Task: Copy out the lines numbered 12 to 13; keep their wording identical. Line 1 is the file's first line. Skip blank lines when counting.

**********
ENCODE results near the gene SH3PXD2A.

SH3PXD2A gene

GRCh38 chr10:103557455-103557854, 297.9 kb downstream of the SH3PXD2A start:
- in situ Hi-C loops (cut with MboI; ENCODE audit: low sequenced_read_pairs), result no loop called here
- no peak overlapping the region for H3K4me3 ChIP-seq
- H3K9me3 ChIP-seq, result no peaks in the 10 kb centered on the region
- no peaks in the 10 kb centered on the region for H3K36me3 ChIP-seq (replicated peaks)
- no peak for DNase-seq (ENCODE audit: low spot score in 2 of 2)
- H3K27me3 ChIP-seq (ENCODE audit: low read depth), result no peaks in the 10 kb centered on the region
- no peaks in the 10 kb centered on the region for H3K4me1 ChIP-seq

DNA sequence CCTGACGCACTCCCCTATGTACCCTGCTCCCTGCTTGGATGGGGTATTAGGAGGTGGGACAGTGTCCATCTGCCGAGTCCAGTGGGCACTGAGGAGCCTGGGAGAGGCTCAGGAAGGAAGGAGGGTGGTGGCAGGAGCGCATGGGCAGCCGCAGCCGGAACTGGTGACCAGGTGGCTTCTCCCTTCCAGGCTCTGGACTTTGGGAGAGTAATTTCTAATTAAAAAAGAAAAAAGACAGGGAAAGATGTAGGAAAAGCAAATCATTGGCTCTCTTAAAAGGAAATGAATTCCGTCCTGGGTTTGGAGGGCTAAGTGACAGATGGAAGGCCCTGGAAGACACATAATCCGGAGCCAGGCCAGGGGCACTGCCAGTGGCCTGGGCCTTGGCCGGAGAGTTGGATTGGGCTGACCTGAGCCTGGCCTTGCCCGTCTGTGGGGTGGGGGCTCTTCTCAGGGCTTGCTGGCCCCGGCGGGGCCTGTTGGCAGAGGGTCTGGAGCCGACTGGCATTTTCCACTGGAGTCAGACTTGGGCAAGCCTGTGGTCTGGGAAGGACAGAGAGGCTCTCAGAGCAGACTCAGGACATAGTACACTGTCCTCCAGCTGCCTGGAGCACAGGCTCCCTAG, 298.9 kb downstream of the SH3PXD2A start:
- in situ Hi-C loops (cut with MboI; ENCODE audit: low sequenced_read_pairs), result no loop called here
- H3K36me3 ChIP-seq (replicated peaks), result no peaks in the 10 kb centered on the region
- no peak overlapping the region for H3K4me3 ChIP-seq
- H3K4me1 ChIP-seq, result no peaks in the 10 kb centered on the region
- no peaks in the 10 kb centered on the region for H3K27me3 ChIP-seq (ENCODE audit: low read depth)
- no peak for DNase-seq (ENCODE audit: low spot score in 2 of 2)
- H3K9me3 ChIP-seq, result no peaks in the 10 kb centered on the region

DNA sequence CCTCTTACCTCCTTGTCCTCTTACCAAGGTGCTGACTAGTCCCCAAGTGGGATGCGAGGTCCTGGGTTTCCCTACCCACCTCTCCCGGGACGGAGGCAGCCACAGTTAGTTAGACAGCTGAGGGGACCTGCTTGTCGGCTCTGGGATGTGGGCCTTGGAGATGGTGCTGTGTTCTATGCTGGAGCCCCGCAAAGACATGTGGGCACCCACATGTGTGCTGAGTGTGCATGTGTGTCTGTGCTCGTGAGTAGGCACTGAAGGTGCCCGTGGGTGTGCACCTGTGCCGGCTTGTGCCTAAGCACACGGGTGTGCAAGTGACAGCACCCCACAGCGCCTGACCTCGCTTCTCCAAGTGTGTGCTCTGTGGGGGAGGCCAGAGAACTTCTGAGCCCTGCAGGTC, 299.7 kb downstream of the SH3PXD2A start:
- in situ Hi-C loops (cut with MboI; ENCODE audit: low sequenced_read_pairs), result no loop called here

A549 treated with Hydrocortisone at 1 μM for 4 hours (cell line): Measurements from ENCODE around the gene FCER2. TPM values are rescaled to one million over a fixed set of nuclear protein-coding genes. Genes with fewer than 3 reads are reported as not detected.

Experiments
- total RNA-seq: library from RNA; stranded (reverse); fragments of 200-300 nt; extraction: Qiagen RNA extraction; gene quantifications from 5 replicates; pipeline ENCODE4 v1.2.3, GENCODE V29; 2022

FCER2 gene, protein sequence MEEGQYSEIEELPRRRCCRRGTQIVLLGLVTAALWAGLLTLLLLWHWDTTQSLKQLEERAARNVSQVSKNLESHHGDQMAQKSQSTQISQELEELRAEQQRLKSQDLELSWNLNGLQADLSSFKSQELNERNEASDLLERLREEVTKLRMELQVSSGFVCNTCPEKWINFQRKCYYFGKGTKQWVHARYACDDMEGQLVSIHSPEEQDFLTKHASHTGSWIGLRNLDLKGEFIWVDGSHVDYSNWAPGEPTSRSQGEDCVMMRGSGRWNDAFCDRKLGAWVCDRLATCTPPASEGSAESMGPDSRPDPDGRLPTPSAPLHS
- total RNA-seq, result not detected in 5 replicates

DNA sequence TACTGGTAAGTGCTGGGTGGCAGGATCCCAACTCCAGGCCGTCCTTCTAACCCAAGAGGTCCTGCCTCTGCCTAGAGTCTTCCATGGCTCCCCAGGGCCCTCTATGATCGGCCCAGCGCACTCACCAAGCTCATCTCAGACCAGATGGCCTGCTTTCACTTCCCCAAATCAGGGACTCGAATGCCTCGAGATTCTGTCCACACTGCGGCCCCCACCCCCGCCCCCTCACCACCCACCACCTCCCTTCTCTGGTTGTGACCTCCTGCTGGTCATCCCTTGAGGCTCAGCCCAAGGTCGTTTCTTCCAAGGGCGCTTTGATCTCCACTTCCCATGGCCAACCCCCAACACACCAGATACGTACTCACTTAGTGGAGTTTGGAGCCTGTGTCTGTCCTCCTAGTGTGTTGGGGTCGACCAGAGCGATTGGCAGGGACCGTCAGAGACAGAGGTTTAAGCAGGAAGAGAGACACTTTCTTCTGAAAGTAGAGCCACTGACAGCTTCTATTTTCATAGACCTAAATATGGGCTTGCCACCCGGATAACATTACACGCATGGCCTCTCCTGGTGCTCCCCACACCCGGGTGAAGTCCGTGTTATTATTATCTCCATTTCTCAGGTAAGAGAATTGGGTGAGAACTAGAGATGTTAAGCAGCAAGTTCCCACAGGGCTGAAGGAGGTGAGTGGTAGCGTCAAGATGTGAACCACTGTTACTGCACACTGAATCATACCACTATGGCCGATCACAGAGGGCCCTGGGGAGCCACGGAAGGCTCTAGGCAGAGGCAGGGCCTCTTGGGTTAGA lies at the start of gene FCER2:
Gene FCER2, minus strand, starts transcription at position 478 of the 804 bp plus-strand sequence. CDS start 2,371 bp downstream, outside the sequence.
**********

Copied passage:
- in situ Hi-C loops (cut with MboI; ENCODE audit: low sequenced_read_pairs), result no loop called here
- H3K36me3 ChIP-seq (replicated peaks), result no peaks in the 10 kb centered on the region